On Monday, the Blue and White party platform was made public (before its official unveiling on Tuesday evening). The platform was prepared by a committee of representatives of the party's collective leadership. The platform leans neither left nor right, and consists of bits and pieces taken from everything and everywhere. I sat down to read this melting pot created by Ofer Shelah and Yoaz Hendel, who themselves have more things dividing them than uniting them. And they are not the only ones.
What does Moshe Ya'alon, who wants another million settlers, have in common with Michael Biton, who wants to evacuate a million settlers? Or, between Yael German, a former Meretz MK, and Zvi Hauser, the initiator of the contentious Nation-State Law? You couldn't find a common denominator between any of them if you used a magnifying glass.
Here are some of my conclusions: On the issue of separation between religion and state, the agenda is particularly fascinating because it copies in its entirety the platform of co-founder Yair Lapid on the issue—public transportation on Shabbat in secular cities and places where no offense would be caused to the religious sector. The same is true when it comes to the Surrogacy Law, which currently does not allow gay men in a relationship or single men who wish to become fathers the opportunity to pursue surrogacy parenthood in Israel.
The platform also seeks to abolish the Supermarket Law (which enforces the closure of grocery stores on Shabbat), implement the IDF draft bill (seeking to draft the ultra-Orthodox into the military) as well as the law seeking to enforce the teaching of core curriculum subjects—Hebrew, English, Science and Maths—in ultra-Orthodox educational institutions.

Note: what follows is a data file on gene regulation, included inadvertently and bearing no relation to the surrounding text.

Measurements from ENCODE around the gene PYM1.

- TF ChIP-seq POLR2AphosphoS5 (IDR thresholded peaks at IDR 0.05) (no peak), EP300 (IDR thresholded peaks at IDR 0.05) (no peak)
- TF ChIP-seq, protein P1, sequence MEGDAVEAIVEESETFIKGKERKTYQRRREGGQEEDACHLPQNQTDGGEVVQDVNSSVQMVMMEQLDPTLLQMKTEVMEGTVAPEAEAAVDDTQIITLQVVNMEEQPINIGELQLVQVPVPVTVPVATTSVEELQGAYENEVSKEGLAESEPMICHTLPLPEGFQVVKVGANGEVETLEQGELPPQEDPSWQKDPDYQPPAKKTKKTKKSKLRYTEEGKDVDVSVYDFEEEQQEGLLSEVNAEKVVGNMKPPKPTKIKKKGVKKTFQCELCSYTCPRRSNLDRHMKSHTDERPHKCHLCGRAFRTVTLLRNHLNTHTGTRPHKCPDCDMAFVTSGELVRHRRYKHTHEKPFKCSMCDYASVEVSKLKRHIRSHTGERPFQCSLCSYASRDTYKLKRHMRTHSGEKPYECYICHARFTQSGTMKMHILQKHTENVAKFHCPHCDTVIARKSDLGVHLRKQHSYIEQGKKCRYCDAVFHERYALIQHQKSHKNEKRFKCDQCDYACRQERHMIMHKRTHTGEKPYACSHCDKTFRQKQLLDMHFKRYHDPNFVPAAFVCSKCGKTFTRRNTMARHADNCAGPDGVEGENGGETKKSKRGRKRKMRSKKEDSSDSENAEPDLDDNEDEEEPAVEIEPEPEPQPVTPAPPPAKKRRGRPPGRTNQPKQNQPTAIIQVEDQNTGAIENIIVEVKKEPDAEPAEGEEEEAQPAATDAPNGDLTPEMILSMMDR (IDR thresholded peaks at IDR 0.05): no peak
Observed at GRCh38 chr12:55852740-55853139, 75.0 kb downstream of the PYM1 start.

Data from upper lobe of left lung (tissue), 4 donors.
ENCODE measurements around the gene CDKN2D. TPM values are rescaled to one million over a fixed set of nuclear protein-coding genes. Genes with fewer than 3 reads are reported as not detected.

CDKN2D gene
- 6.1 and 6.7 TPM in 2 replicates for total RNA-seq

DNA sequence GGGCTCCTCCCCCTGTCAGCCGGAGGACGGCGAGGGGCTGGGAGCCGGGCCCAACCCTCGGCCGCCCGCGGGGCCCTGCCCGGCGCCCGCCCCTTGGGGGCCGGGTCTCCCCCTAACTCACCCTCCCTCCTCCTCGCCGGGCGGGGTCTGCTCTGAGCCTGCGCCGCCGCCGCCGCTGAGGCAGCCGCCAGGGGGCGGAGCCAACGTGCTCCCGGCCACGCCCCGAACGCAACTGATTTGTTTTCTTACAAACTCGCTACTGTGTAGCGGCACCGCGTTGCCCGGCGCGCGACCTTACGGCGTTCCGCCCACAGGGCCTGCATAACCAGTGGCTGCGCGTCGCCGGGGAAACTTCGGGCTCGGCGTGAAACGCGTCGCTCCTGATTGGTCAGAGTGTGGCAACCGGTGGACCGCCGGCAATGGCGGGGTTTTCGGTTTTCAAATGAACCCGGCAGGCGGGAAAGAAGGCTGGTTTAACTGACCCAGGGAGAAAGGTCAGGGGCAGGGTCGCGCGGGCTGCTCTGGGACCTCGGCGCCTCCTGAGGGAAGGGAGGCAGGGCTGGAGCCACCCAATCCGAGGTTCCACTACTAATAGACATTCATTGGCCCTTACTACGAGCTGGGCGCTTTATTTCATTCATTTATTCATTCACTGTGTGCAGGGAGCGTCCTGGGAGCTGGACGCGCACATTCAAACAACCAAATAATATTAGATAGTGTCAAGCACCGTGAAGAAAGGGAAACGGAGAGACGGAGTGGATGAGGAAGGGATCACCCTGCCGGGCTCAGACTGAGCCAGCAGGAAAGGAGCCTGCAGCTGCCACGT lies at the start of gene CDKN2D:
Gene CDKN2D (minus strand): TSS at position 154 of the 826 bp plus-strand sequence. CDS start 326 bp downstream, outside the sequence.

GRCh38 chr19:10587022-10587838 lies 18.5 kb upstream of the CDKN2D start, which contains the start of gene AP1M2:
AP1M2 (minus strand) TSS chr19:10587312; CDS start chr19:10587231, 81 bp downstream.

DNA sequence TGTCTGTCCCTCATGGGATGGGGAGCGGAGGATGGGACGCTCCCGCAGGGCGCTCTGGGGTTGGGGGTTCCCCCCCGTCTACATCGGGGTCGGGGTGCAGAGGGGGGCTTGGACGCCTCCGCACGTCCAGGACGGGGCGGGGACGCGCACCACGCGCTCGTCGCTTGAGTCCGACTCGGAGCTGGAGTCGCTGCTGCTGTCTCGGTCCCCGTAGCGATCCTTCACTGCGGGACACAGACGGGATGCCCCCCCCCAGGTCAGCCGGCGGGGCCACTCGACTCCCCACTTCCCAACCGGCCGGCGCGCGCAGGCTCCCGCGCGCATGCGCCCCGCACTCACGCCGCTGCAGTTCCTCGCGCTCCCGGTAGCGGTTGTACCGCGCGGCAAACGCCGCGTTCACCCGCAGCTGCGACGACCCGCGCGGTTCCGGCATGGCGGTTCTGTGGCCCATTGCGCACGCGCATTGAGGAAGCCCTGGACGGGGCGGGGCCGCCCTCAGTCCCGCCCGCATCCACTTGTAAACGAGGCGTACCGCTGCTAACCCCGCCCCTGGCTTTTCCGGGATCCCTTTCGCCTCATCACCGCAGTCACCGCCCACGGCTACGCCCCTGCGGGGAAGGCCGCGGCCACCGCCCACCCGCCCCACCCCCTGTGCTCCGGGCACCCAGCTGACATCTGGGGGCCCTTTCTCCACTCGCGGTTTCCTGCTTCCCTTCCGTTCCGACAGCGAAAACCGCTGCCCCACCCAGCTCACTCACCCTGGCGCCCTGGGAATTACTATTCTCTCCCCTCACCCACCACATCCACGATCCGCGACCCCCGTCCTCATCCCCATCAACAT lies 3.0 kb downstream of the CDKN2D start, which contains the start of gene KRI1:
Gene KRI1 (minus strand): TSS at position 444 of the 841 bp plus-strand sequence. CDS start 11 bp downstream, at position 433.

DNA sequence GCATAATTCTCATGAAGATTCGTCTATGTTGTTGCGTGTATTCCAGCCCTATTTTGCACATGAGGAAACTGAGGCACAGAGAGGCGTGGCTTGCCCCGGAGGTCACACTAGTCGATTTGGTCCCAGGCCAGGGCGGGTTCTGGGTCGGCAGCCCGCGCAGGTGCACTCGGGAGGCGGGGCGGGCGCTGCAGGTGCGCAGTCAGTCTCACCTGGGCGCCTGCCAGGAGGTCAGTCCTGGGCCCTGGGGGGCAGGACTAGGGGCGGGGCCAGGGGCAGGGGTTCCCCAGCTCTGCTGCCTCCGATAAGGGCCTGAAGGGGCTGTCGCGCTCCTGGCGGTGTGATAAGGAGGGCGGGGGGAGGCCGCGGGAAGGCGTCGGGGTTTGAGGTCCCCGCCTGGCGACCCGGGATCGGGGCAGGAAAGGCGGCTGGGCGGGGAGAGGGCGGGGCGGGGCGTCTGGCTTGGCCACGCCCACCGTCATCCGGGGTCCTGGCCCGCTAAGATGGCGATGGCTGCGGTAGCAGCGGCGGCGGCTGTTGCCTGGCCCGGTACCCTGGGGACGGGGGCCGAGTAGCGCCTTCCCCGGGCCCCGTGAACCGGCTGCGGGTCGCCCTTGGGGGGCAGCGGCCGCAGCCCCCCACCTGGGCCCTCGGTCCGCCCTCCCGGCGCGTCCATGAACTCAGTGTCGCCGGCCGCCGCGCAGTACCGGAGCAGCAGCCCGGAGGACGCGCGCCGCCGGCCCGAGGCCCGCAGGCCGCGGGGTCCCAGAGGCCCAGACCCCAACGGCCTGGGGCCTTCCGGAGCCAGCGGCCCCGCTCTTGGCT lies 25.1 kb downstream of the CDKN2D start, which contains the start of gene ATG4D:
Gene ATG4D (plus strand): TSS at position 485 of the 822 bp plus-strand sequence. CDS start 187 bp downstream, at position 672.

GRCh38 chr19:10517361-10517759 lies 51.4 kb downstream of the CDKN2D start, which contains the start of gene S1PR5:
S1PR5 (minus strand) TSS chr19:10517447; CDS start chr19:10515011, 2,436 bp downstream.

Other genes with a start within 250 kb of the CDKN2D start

I rubbed my eyes in disbelief. Now this election campaign is becoming really interesting! Let's carefully monitor this "all-inclusive" party. Lapid said only a week ago that his party would not form a government coalition with the Arab parties, insisting on a coalition of Zionist parties. Then Gantz said over the weekend that "joining a Netanyahu government is not on the agenda."
Now their platform takes a step further and eliminates all the ultra-Orthodox parties—perhaps even the religious ones—from that list as well. Do they seriously believe that a bloc of Blue and White, Labor and Meretz will between them pull in 61 Knesset seats? Because it’s fairly obvious to anyone with half a brain that they would have no option but to form a coalition government after the elections.
In the diplomatic sphere, it’s clear Gantz’s party is aiming to sway wavering Likud voters, since if they actually want to win, it’s crucial for them to steal four or five seats from the right-wing. That is why we’re seeing the views of the Blue and White leftists slowly softening in favor of a more "pragmatic platform,” because “there is no chance of establishing a Palestinian state in the near future anyway," said the party sources. So which is it - peace with the Palestinians or a binational state?
The addition of Avi Nissenkorn—a close friend of Moshe Kahlon and Histadrut labor federation chairman—to Gantz's party has raised quite a few eyebrows. The commentators assumed that Gantz wants the votes of the Histadrut members but this assumption swiftly evaporated after the lukewarm reception for Yair Lapid's speech at the Histadrut conference. Nonetheless, even though the labor federation protects only the largest and strongest unions in the economy, the platform suggests starting “a dialogue with the Histadrut for the purpose of creating flexibility in the public sector."
I am sure the people who wrote the platform had good intentions, but the party ought to have a realistic attitude about its prospects, otherwise they are just pulling the wool over the public’s eyes.
Limor Livnat is a former Likud MK and minister